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thoughts on improv notes... musical duets

Yesterday, my Musical Theatre duet class cheered me up because there are two young Korean guys who showed up, said that they were here to learn English, and then gamely sang along to various disney and broadway songs.

Afterwards, Asaf, Andy and I had very late dinner at Kerby Lane. We were talking how each of us went through phases when we gave unsolicited notes.. but now none of us ever do that again. And how tricky it is for improvisors to give each other notes. It's almost impossible actually, since feelings get hurt and people disagree and argue. The only PC way to give notes if you were hired on as a coach.

Even when Asaf/Andy were directing a show, giving notes is still a delicate art-form for them.

Totally different from Danny when he was choreographing our show: "If you don't like how I'm doing things, you can leave. Now." 
*dead silence*

I think it's because population wise, there isn't that many good improvisors.. unlike dance, where there's a million girls who are younger, prettier and more talented then you who'd take your spot in a heartbeat.

Another reason I think is improv comes out of your subconscious, and is essentially who and what and how you are... that a criticism to your improv could be construed as a criticism to your person. As opposed to when you're dancing and singing someone else's creation.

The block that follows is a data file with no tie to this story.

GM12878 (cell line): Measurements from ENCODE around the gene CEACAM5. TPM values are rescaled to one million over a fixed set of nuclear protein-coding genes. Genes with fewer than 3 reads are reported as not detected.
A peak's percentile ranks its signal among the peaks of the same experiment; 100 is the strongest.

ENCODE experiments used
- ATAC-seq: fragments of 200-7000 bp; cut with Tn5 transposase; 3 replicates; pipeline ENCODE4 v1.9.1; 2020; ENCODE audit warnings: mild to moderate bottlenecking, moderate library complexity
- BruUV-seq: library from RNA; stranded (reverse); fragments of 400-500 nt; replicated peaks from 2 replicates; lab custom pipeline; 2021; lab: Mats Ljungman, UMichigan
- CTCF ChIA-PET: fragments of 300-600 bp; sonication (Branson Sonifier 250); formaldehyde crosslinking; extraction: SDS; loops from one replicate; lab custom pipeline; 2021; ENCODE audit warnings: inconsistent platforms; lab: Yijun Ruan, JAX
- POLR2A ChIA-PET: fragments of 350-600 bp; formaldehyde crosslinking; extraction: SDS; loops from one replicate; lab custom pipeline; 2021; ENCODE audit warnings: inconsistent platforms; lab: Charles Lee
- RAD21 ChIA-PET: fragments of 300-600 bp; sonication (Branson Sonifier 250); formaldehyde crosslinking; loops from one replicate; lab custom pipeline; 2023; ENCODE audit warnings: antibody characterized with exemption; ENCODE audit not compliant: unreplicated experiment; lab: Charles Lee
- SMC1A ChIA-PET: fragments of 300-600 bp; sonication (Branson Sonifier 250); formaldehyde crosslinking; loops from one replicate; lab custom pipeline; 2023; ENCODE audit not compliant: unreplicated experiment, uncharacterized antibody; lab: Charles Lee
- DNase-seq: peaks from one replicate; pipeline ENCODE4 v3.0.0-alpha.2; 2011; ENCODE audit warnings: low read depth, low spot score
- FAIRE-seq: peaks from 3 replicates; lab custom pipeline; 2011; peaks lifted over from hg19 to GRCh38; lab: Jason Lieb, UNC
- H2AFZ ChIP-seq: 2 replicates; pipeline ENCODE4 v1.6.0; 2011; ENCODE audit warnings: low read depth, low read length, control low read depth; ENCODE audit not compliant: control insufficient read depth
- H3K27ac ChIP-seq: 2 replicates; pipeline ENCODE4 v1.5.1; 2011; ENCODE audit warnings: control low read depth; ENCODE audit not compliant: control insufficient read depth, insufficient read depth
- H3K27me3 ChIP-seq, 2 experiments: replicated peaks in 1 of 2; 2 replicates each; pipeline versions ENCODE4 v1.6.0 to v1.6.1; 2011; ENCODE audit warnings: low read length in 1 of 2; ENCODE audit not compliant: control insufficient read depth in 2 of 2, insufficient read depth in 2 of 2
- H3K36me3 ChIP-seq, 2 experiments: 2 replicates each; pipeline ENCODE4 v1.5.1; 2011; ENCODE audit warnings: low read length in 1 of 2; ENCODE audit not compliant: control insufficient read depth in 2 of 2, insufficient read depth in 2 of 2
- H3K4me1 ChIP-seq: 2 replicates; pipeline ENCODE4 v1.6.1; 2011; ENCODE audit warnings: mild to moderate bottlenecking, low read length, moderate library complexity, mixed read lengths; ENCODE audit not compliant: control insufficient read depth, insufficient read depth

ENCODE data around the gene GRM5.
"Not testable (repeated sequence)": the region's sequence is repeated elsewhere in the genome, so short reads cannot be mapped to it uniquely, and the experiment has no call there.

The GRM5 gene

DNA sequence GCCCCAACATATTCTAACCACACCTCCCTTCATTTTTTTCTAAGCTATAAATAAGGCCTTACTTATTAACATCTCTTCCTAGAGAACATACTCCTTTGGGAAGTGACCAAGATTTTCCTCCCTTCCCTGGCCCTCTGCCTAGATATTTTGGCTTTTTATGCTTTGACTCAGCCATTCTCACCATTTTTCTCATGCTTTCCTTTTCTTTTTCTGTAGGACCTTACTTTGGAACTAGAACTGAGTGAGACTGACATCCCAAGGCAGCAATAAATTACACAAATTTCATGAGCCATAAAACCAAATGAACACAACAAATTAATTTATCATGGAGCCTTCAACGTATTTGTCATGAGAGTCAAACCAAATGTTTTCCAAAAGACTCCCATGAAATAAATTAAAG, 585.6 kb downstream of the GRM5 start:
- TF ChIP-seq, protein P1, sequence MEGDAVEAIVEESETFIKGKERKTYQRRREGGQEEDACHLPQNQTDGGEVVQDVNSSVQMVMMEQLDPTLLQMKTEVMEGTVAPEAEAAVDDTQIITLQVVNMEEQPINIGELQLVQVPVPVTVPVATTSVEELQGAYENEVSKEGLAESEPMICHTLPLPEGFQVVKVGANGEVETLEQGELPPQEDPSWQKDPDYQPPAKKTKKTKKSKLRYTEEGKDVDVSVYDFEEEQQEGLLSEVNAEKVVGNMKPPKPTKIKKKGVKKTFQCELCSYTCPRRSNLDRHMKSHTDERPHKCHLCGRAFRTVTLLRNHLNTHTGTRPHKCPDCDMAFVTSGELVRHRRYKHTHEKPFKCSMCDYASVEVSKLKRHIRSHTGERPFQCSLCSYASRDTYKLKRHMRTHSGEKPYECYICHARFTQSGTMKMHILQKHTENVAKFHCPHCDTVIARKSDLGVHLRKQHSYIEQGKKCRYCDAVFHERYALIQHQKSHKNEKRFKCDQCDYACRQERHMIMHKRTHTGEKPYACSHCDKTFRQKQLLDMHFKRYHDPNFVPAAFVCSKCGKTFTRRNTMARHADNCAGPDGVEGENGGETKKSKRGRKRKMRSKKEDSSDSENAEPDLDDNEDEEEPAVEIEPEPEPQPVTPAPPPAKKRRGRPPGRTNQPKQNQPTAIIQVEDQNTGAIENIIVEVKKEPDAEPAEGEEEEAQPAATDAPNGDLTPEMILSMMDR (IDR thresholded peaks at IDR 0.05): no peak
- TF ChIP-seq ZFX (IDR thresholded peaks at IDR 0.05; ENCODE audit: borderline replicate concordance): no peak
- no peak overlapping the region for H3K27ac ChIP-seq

Jun. 20th, 2008 01:44 am (UTC)
Could it be that there aren't that many good improvisers because there is a taboo on note-giving, whereas there are many good dancers because they are given artistic and creative critiques from the start? Dancers are driven by the realization and pressure of competition and improvisers are not (though where they are - Chicago, NY - they go on to achieve the Colbert Report, The Office, and SNL gigs).

Personally, give me any and all notes that aren't petty or personal. Don't say "you suck," but feel free to stop me and give me a solid piece of artistic criticism: "you should work on names more because you forgot them a time or two."
If I forgot names, I need to know. That feedback is how I get better at the craft. And if I don't trust your comment or your style of improv, I'll ignore it. No biggie. No offense.
And it is the people I play with regularly that I want feedback from the most because we have to connect the most.

I never understood people's sensitivity to fact and performance-based notes. Those aren't personal. It's an observation to help you improve your craft. People always say "I care so much about this craft" out one side of their mouth but then say "but please don't give me suggestions on how I could be better at it" out of the other.
I never understood that.


I like pretty things

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